This has already started to happen, as the quantitative hedge fund has seen a return to form over the past year. Assets under management now stand at just over US$60 million, after a gain of nearly 13% in 2014. This is still a way from the 2012 peak of nearly US$1 billion though – that’s the aforementioned blip – as the QCM model struggled to maintain its position during the sluggish low-volatility period: “Particularly given our style of trading, we tend to like directional moves, divergences and flows of capital across regions, because it create waves of opportunity,” says Karim. “And so this quiet period, when interest rates were being targeted to virtually zero, it took away those opportunities.” While the post-crisis years were great for QCM’s investment style, the problem came later, when “uncertain conditions” turned to market inertia:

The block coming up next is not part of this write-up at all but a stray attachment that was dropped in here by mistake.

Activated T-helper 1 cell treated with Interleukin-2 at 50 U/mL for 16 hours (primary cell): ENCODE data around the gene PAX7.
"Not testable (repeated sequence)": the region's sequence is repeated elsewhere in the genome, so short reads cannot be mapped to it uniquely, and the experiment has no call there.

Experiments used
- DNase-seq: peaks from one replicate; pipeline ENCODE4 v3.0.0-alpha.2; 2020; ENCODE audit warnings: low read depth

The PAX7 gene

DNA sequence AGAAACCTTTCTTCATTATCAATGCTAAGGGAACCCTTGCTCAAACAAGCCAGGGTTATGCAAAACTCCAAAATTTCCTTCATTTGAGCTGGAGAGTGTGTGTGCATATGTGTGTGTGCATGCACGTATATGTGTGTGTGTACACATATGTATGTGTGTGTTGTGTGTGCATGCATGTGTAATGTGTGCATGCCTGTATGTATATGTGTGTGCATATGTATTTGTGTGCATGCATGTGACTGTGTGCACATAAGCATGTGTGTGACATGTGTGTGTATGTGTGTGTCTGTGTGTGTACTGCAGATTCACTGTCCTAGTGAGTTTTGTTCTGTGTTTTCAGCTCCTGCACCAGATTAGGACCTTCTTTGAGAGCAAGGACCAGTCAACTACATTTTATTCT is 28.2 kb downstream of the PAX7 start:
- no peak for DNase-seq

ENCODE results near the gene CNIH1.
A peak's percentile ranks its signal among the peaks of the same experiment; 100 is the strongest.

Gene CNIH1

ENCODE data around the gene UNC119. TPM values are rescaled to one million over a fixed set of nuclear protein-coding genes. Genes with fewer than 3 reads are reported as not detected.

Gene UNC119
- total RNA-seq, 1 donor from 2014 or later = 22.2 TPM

“To navigate through that kind of environment is trickier. We didn’t have the tools to position ourselves correctly. Now we have done an extensive amount of research to better deal with these kind of environments.” The upgrades started in 2013 and finished in 2014: “I wish we’d done it earlier,” says Karim. “We delayed it because we were waiting for the right timing. 2014 was still a good year for us, but we could probably have done a lot better.”

QCM’s upgrades have also meant adjusting the investment model: “We don’t like to interfere in the actions taken by the models we have developed. We’ve tested these ideas over years of data. […] But because we’d had a setback we were being overly cautious, so we held back on implementing changes.” This was in part because Karim ultimately believes the investment model can read a situation better, working without emotion or bias as it simply analyses the market behaviour. “Can the systems do it better? The answer is, in my mind: yes it can.”

Screen Shot 2015-04-08 at 16.16.14The appeal of futures